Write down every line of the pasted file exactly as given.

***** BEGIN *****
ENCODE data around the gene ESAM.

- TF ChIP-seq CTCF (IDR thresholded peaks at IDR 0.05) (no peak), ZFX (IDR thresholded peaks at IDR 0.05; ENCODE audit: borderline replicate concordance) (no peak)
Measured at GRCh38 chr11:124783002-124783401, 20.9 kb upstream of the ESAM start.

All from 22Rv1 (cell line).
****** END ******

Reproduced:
ENCODE data around the gene ESAM.

- TF ChIP-seq CTCF (IDR thresholded peaks at IDR 0.05) (no peak), ZFX (IDR thresholded peaks at IDR 0.05; ENCODE audit: borderline replicate concordance) (no peak)
Measured at GRCh38 chr11:124783002-124783401, 20.9 kb upstream of the ESAM start.

All from 22Rv1 (cell line).